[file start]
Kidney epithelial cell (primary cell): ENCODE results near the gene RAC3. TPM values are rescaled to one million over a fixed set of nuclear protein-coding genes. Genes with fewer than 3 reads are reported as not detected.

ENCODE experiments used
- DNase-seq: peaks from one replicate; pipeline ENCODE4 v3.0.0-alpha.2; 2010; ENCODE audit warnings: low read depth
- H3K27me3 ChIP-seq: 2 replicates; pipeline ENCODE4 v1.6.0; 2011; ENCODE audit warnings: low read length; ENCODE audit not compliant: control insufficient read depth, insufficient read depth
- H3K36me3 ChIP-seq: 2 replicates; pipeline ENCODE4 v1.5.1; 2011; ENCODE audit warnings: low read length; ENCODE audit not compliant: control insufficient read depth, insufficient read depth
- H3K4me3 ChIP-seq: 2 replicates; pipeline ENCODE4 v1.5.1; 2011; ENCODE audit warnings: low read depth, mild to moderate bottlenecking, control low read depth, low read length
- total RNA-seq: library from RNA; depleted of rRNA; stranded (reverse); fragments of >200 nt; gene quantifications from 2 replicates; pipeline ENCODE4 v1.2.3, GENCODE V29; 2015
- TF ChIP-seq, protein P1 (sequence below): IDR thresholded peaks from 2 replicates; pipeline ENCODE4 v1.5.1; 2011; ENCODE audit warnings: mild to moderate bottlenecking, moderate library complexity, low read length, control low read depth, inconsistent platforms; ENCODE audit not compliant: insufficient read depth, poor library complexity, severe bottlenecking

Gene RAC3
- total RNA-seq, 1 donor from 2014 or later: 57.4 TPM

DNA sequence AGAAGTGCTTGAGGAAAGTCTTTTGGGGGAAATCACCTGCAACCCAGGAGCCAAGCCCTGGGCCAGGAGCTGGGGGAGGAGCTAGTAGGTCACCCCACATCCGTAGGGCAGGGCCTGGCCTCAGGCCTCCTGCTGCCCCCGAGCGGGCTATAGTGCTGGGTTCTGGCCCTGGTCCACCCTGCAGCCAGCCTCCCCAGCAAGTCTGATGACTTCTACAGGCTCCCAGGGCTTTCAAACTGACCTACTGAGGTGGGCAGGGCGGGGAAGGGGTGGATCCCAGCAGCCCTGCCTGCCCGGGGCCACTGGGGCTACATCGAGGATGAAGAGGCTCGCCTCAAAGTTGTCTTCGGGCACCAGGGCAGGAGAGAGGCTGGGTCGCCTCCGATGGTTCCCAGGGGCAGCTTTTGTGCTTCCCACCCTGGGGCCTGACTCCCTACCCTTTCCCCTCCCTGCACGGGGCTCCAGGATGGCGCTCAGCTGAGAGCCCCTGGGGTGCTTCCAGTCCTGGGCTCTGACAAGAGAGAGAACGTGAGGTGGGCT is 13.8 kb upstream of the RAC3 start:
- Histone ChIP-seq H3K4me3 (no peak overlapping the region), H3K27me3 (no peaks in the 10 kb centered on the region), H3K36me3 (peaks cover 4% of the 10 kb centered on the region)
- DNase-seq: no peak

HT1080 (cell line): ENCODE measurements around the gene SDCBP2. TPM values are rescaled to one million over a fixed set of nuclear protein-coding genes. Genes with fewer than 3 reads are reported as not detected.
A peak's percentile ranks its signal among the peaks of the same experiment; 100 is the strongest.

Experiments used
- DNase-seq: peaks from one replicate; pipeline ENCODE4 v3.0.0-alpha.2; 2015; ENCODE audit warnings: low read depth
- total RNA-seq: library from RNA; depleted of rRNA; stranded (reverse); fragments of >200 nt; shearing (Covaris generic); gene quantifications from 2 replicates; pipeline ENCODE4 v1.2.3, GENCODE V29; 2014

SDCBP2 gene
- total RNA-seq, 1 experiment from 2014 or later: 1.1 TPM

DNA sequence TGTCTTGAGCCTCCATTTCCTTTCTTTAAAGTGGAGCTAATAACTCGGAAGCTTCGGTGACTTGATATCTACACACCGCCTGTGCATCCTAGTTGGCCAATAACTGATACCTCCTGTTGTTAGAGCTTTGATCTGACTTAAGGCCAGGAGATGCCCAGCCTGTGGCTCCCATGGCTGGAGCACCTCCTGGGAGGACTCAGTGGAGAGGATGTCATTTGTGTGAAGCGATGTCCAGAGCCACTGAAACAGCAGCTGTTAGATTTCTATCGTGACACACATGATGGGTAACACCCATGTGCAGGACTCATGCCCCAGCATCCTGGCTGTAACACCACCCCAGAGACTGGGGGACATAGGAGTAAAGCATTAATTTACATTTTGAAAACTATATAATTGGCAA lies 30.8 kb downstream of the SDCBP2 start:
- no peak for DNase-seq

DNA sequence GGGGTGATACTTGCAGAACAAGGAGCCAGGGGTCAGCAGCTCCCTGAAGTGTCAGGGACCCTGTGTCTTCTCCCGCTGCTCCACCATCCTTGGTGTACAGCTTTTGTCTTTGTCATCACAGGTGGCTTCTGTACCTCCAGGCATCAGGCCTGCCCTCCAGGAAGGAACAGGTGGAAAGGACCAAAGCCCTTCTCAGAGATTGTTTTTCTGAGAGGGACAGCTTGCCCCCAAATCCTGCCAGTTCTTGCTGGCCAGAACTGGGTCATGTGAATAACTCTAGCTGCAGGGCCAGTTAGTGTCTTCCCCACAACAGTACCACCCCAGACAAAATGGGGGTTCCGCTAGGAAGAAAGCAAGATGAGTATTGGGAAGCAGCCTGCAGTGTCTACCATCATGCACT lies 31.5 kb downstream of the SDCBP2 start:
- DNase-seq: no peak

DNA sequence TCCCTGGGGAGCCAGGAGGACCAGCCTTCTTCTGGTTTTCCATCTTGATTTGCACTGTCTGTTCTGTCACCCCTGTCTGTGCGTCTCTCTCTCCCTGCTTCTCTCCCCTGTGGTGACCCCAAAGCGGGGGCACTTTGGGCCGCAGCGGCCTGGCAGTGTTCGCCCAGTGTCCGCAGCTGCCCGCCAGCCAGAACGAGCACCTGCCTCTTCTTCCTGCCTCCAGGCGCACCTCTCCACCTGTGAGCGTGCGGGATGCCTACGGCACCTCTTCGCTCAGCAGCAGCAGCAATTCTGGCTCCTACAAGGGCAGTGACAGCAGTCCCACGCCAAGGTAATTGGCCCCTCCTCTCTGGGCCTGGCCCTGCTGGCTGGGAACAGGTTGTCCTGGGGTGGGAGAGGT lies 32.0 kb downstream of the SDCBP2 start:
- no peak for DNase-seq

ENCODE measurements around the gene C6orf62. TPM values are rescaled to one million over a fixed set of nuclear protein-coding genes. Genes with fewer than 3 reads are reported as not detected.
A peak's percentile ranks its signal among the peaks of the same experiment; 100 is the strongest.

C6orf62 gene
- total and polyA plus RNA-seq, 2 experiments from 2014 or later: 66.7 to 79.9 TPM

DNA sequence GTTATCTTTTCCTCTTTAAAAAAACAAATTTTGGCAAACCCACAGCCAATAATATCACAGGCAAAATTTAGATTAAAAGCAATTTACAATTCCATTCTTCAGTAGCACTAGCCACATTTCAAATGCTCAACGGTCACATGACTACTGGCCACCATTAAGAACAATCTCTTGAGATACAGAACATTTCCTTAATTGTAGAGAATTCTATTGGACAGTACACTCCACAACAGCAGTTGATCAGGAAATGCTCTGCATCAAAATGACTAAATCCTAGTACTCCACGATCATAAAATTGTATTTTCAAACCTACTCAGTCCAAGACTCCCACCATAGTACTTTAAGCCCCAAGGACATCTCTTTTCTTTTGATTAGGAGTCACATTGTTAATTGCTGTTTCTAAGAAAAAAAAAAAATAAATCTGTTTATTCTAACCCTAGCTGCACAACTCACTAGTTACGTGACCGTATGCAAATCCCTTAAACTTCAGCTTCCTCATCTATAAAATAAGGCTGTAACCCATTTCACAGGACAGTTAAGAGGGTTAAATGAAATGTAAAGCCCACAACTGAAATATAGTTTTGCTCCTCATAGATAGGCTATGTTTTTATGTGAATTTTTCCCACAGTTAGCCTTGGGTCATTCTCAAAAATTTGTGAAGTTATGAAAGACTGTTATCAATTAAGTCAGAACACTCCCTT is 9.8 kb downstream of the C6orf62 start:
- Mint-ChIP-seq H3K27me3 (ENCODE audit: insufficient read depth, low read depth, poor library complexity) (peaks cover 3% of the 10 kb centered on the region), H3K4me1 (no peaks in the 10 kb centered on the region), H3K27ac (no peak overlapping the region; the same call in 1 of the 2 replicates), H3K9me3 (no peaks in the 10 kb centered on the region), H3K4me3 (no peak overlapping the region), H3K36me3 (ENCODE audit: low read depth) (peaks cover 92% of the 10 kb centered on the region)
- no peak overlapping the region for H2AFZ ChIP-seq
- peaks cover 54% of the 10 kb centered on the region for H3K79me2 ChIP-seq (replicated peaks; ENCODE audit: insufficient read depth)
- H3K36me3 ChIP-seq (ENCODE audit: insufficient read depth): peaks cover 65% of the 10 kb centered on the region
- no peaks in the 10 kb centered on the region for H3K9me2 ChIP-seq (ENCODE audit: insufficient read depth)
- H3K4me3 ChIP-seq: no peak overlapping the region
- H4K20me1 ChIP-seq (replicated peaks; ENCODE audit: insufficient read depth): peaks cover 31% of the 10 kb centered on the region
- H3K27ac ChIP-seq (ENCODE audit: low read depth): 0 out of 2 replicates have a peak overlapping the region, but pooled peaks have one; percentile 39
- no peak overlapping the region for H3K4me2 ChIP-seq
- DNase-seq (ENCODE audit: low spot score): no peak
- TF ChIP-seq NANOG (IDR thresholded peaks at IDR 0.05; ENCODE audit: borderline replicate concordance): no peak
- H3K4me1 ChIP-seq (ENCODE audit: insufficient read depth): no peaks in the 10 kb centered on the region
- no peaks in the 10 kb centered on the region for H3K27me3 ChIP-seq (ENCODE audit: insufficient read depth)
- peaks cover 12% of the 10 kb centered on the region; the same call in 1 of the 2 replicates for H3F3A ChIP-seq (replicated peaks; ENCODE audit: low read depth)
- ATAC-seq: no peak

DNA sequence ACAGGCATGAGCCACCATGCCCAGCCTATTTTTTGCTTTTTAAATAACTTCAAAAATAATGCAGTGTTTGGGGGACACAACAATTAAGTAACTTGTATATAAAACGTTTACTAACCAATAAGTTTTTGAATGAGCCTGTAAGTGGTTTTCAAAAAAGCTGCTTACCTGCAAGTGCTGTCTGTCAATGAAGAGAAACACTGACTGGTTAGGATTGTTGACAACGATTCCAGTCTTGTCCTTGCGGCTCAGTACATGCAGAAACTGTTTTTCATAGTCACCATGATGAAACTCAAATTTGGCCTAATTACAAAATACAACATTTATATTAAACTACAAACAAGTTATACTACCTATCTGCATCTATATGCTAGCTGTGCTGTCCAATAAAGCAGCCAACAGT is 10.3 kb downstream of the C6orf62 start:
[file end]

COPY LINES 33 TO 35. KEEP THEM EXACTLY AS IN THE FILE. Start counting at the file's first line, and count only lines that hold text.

- no peak overlapping the region for H2AFZ ChIP-seq
- peaks cover 54% of the 10 kb centered on the region for H3K79me2 ChIP-seq (replicated peaks; ENCODE audit: insufficient read depth)
- H3K36me3 ChIP-seq (ENCODE audit: insufficient read depth): peaks cover 65% of the 10 kb centered on the region